Adam Fagen

Dept. Of Education Reveals Names Of 550 Colleges — Mostly For-Profits — Under Federal Scrutiny

For months now, Congress has debated the merits of creating an oversight committee tasked with improving coordination in federal and state oversight of the for-profit college industry. If that group ever comes to fruition, it appears they would likely have their work cut out for them, as the Department of Education recently released its previously secret list of colleges under scrutiny for financial reasons, half of which are for-profit schools. [More]

(Listener42)

Student IDs That Double As Debit Cards Carry Significant Overdraft Fees

The cozy relationship between institutions of higher education and credit card issuers has come under increased scrutiny in recent years as consumer advocates and legislators have debated whether or not products like student IDs that double as credit or debit cards provide an actual benefit to students or if they’re just a way for schools and banks to rake in the big bucks. According to a new report from the Center for Responsible Lending, the excessive overdraft fees surrounding the use of the cards suggest the latter point. [More]

(Wilfredo Cebrian)

Colleges May Be Violating CARD Act By Not Providing Copies Of Credit Card Agreements

Although the number of agreements between credit card issuers and higher education institutions are on the decline, many of the schools that do have such agreements may be in violation of the Credit Card Accountability, Responsibility, and Disclosure (CARD) Act by not making those contracts publicly and readily available to consumers, according to a new investigation by a consumer group finds. [More]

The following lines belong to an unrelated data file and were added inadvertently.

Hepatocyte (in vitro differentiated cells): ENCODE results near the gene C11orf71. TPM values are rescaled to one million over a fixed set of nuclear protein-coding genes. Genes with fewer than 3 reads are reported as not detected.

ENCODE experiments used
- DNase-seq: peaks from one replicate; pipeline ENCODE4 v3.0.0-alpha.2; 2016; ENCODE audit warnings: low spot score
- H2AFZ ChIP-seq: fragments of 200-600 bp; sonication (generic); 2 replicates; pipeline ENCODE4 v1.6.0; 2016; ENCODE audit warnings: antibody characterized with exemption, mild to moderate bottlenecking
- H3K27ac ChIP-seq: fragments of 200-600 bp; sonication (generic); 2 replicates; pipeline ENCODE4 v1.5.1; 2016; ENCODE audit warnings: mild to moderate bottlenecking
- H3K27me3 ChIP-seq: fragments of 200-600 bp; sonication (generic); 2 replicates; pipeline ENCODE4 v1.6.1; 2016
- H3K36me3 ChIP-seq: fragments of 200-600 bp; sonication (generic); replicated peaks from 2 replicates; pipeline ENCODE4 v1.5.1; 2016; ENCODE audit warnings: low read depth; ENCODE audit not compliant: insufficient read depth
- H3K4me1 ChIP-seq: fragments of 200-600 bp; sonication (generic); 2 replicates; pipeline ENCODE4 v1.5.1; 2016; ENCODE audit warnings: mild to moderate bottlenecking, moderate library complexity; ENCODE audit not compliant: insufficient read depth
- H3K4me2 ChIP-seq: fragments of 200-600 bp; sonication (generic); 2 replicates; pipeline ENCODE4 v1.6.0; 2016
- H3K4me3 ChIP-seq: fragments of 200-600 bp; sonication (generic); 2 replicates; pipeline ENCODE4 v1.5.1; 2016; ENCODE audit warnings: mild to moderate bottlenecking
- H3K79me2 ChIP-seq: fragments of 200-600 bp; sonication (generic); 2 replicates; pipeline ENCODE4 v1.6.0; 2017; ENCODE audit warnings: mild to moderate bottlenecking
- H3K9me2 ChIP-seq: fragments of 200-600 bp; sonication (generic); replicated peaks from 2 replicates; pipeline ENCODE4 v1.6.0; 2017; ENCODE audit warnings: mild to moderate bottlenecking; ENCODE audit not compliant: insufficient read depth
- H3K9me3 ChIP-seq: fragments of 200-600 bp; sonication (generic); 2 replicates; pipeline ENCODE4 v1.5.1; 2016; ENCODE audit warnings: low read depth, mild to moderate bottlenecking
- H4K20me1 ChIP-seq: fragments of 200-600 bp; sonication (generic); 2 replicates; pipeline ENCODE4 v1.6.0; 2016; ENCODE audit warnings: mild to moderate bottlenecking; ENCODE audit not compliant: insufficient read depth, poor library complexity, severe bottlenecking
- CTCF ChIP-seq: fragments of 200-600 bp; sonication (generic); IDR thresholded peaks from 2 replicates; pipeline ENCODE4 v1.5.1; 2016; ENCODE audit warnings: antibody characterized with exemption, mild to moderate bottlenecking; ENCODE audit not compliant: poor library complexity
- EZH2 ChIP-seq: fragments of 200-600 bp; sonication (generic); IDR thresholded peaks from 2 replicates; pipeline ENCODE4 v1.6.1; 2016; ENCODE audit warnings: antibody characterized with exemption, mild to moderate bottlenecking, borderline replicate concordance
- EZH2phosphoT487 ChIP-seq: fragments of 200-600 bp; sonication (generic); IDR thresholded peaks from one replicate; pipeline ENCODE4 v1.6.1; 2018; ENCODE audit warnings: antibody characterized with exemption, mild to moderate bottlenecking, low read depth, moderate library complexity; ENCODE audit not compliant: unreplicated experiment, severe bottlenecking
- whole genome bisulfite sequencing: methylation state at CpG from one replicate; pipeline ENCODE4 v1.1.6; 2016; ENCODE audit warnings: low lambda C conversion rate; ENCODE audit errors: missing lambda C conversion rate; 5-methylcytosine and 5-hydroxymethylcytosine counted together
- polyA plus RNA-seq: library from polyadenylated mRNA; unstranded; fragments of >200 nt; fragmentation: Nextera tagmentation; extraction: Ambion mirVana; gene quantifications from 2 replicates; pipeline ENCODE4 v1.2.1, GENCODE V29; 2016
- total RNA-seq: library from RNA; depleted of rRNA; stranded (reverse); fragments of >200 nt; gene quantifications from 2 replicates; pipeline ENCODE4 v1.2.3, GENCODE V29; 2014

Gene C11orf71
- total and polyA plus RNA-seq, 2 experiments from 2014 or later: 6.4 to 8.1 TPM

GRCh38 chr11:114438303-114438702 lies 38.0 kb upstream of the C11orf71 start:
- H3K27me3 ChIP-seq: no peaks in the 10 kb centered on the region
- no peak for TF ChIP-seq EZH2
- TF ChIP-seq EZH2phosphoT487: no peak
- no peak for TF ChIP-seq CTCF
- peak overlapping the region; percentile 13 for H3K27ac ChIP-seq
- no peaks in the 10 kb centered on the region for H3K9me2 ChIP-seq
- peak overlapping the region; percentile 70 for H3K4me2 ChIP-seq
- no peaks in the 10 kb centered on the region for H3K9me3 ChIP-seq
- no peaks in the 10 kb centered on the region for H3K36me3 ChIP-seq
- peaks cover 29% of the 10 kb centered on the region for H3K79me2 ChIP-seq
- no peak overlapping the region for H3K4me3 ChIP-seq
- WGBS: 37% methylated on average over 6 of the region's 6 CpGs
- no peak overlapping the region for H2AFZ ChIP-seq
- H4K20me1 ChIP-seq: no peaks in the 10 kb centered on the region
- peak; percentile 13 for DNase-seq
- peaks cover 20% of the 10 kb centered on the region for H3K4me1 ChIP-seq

(Mississippi Snopes)

CFPB: College Credit Card Agreements On Decline; Debit, Prepaid Card Agreements Increase

Since Congress passed the Credit Card Accountability, Responsibility, and Disclosure (CARD) Act in 2009, the cozy relationship between credit card issuers and institutions has fractured. But while the number of agreements between the two entities has declined drastically, that doesn’t mean banking on campus has gotten any safer for students. [More]

BTC Keychain

Georgia Tech To Accept Bitcoin At Shops & Stadium

The virtual Bitcoin currency moves even further into the mainstream as Georgia Tech has reportedly become the first major university to make a deal that will allow the use of Bitcoin for student purchases at dining halls and sporting venues. [More]

(Louis Abate)

Don’t Let Your Kid Buy Laptop Or Tablet At College Store, Unless You’re OK With Paying 35% More

When I was in college, a new computer cost about as much as a used car and it often involved a family trip to the mall with parents who tried to haggle over the price tag. But now that you can get a decent laptop or tablet for a few hundred dollars, parents may be tempted to tell their college-enrolled kids to just pick one up through the school’s store. That could be a costly mistake. [More]